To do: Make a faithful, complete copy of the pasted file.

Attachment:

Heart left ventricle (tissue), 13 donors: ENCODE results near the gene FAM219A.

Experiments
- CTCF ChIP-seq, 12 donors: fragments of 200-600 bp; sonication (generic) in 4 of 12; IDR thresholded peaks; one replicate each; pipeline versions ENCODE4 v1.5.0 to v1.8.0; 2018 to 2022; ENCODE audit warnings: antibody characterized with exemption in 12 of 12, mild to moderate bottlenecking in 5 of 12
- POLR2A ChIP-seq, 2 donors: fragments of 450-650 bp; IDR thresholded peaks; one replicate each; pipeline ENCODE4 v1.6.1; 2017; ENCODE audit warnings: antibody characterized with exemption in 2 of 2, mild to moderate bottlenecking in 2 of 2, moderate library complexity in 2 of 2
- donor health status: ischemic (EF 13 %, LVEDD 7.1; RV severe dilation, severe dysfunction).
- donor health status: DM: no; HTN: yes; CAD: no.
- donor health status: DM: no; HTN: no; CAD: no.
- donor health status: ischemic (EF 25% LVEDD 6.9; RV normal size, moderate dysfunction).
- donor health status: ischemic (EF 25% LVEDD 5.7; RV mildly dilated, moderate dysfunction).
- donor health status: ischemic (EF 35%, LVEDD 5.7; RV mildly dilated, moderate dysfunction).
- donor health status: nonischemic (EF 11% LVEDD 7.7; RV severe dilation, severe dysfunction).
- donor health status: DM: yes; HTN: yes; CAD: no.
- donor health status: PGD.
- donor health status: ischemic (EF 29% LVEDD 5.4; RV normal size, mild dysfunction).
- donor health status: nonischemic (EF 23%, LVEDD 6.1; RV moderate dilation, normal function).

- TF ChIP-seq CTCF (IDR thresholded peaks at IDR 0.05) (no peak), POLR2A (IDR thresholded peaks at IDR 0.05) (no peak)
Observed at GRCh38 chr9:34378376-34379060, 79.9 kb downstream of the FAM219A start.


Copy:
Heart left ventricle (tissue), 13 donors: ENCODE results near the gene FAM219A.

Experiments
- CTCF ChIP-seq, 12 donors: fragments of 200-600 bp; sonication (generic) in 4 of 12; IDR thresholded peaks; one replicate each; pipeline versions ENCODE4 v1.5.0 to v1.8.0; 2018 to 2022; ENCODE audit warnings: antibody characterized with exemption in 12 of 12, mild to moderate bottlenecking in 5 of 12
- POLR2A ChIP-seq, 2 donors: fragments of 450-650 bp; IDR thresholded peaks; one replicate each; pipeline ENCODE4 v1.6.1; 2017; ENCODE audit warnings: antibody characterized with exemption in 2 of 2, mild to moderate bottlenecking in 2 of 2, moderate library complexity in 2 of 2
- donor health status: ischemic (EF 13 %, LVEDD 7.1; RV severe dilation, severe dysfunction).
- donor health status: DM: no; HTN: yes; CAD: no.
- donor health status: DM: no; HTN: no; CAD: no.
- donor health status: ischemic (EF 25% LVEDD 6.9; RV normal size, moderate dysfunction).
- donor health status: ischemic (EF 25% LVEDD 5.7; RV mildly dilated, moderate dysfunction).
- donor health status: ischemic (EF 35%, LVEDD 5.7; RV mildly dilated, moderate dysfunction).
- donor health status: nonischemic (EF 11% LVEDD 7.7; RV severe dilation, severe dysfunction).
- donor health status: DM: yes; HTN: yes; CAD: no.
- donor health status: PGD.
- donor health status: ischemic (EF 29% LVEDD 5.4; RV normal size, mild dysfunction).
- donor health status: nonischemic (EF 23%, LVEDD 6.1; RV moderate dilation, normal function).

- TF ChIP-seq CTCF (IDR thresholded peaks at IDR 0.05) (no peak), POLR2A (IDR thresholded peaks at IDR 0.05) (no peak)
Observed at GRCh38 chr9:34378376-34379060, 79.9 kb downstream of the FAM219A start.